Better than ever: 5 things becoming a parent taught me about pediatric design
December 14, 2022
December 14, 2022
I thought motherhood would hurt my career. It’s been completely the opposite, as I’ve been able to channel my experience into good healthcare design.
I’ll never forget the day I learned I was pregnant with my first child. After an initial burst of happiness, my mind shifted to how this news would impact my career. I worried about the time I’d spend away from my job—caring for my baby and not advancing my career or my knowledge.
Now that I’m a mother of two and continuing to grow in my career, it’s interesting to look back at that time. It turns out that becoming a parent has benefitted my career. It’s given me a whole different perspective into pediatric healthcare design. I’ve learned so much about what good design can do for a family’s experience as they navigate through healthcare buildings.
Before I became a mom, it was hard for me to fully appreciate the fact that pediatric patients—from newborns to young adults—are among our most vulnerable healthcare populations. They have such varied needs. From acute care to complex critical care, to the growing demand for behavioral and mental health services, the needs of pediatric patients are very different than adults when it comes to healthcare facilities.
Here are five ways that I’ve channeled my experience of parenthood into pediatric design.
Becoming a parent is like starting a new job—an extremely difficult job where your client keeps changing their demands and needs every few weeks. There’s a lot to learn, and it can feel overwhelming, especially if your child has medical needs.
It’s possible to discover helpful resources online. But what really helped me was finding a community of other parents that were going through similar situations with their little ones. When doctors diagnosed my son with multiple anaphylactic allergies, I learned invaluable lessons about how to care for him from other parents in similar circumstances.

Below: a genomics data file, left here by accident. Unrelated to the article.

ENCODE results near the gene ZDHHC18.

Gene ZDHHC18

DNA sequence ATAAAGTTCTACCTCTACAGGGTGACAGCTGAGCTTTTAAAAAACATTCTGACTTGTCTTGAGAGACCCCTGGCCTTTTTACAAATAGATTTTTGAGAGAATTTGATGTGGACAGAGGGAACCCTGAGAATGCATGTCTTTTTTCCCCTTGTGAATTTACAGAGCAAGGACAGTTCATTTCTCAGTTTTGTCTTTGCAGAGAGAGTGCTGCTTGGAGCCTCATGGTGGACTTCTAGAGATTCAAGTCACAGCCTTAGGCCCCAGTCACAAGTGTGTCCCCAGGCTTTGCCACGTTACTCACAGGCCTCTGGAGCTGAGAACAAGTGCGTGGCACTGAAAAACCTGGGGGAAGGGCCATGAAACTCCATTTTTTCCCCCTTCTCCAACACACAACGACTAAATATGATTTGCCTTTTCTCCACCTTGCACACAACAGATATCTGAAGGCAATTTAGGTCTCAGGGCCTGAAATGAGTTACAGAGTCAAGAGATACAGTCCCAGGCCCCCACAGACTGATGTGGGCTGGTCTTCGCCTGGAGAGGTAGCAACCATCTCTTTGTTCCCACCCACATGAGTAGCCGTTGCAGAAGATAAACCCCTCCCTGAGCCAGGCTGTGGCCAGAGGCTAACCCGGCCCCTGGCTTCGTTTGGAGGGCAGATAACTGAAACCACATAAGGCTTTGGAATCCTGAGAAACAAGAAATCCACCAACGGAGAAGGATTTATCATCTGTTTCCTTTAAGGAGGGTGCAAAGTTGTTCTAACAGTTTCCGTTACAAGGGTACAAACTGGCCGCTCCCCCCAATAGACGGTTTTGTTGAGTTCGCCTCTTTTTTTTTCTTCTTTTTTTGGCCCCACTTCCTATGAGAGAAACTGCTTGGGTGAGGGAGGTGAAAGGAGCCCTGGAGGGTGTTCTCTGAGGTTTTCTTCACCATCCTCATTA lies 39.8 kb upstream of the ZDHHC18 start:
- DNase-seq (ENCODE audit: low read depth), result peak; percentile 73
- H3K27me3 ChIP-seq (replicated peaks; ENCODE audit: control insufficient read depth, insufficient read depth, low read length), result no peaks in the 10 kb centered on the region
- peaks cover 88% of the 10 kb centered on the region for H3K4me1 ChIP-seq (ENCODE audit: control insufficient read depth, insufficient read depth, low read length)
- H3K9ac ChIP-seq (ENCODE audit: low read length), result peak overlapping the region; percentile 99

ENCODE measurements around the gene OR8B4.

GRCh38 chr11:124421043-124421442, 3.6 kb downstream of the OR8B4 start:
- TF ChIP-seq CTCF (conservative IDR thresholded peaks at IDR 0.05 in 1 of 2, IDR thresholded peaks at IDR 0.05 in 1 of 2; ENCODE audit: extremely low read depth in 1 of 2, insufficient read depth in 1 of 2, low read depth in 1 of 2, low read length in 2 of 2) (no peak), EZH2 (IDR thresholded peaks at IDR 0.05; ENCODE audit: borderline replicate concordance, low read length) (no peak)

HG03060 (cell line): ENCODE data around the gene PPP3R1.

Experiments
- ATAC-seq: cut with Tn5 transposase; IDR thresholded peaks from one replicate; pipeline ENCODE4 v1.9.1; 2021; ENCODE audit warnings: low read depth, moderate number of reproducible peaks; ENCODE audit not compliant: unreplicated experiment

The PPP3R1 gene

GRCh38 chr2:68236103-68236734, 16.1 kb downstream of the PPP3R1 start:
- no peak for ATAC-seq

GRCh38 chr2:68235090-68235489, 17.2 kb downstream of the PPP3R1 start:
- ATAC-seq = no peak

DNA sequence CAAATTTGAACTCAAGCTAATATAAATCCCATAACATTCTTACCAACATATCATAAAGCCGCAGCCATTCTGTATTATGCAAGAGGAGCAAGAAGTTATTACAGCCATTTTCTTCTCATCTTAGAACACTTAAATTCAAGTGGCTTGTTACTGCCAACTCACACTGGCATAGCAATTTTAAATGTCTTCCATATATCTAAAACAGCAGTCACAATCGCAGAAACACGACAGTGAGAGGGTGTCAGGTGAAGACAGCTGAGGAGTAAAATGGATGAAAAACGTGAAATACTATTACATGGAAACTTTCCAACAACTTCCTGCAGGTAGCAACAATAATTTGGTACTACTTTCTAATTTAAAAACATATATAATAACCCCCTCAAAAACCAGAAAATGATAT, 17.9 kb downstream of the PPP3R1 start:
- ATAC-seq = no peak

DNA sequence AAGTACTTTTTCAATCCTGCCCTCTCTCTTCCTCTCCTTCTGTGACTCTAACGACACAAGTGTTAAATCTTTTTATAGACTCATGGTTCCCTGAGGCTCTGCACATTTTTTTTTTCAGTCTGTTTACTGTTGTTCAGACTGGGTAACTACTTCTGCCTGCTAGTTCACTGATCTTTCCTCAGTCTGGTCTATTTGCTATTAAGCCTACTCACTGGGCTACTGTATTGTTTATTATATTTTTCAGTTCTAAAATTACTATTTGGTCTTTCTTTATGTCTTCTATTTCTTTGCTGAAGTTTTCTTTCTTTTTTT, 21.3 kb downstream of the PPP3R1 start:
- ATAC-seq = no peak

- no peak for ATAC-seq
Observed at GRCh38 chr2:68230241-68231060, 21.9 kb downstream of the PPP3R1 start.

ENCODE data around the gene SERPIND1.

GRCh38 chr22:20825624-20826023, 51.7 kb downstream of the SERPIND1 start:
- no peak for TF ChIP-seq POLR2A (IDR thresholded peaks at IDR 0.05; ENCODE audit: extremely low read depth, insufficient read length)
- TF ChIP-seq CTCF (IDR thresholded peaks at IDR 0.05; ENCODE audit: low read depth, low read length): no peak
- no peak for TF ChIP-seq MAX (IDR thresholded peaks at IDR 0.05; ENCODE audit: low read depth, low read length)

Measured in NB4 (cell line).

I’ve conveyed that experience into my designs by spatially creating opportunities for connections to happen organically within a healthcare building. Those connections can be so beneficial for parents’ mental health and education. It’s important to provide a variety of waiting spaces for people. Some of these spaces can foster private reflection, where families can process either good or bad news. Other waiting spaces can encourage parents and children to interact with other families, where they can learn from each other and provide mutual support. Small details, such as carefully selected graphics or wall art, can provide inspiration and help start conversations. Good design can lead to essential community connections.
It’s one of the most stressful experiences as a new parent: that first emergency room visit with your child. Perhaps your child got into an accident. Or maybe they’re experiencing an anaphylactic allergic reaction or an extremely high fever. You just want to reach that emergency department as quickly as possible. Oh, I’ve been there.
Proper wayfinding and signage can make this experience less stressful for a parent—and it’ll help them get where they need to go as quickly as possible. For parents with children with complex medical needs, the type of situation described above can happen monthly or even weekly.